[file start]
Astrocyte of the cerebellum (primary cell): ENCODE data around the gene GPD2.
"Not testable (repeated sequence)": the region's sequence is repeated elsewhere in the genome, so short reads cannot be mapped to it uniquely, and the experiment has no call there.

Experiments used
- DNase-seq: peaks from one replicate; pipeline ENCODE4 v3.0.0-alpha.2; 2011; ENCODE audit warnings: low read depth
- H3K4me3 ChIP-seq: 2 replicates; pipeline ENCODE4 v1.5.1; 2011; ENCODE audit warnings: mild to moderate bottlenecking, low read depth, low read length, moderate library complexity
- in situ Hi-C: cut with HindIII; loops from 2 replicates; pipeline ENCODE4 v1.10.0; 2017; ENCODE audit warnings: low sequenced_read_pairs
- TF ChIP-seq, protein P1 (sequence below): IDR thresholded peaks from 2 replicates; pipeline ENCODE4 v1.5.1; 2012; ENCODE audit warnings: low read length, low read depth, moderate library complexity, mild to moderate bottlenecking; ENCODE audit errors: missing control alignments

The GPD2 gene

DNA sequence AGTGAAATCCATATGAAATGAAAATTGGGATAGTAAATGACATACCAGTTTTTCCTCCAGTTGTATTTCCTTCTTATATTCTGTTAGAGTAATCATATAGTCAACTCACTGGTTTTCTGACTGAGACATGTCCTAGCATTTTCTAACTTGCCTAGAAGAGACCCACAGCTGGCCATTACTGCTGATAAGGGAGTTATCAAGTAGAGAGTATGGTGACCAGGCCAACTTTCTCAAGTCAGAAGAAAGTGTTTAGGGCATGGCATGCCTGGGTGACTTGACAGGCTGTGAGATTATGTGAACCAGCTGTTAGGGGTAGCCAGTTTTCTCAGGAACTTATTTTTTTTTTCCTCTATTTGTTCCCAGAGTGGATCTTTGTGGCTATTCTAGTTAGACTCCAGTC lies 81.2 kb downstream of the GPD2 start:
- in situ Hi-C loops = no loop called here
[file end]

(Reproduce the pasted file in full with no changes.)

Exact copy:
Astrocyte of the cerebellum (primary cell): ENCODE data around the gene GPD2.
"Not testable (repeated sequence)": the region's sequence is repeated elsewhere in the genome, so short reads cannot be mapped to it uniquely, and the experiment has no call there.

Experiments used
- DNase-seq: peaks from one replicate; pipeline ENCODE4 v3.0.0-alpha.2; 2011; ENCODE audit warnings: low read depth
- H3K4me3 ChIP-seq: 2 replicates; pipeline ENCODE4 v1.5.1; 2011; ENCODE audit warnings: mild to moderate bottlenecking, low read depth, low read length, moderate library complexity
- in situ Hi-C: cut with HindIII; loops from 2 replicates; pipeline ENCODE4 v1.10.0; 2017; ENCODE audit warnings: low sequenced_read_pairs
- TF ChIP-seq, protein P1 (sequence below): IDR thresholded peaks from 2 replicates; pipeline ENCODE4 v1.5.1; 2012; ENCODE audit warnings: low read length, low read depth, moderate library complexity, mild to moderate bottlenecking; ENCODE audit errors: missing control alignments

The GPD2 gene

DNA sequence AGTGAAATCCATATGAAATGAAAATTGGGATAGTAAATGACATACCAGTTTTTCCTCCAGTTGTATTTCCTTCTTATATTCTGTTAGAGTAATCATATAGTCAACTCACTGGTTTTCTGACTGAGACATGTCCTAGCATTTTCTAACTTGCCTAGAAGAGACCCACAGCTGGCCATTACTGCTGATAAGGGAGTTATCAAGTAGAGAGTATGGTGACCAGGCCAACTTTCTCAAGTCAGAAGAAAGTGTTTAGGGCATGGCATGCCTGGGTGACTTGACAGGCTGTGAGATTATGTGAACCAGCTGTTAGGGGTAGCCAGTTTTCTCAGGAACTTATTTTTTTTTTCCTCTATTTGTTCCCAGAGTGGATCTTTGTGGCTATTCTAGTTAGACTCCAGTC lies 81.2 kb downstream of the GPD2 start:
- in situ Hi-C loops = no loop called here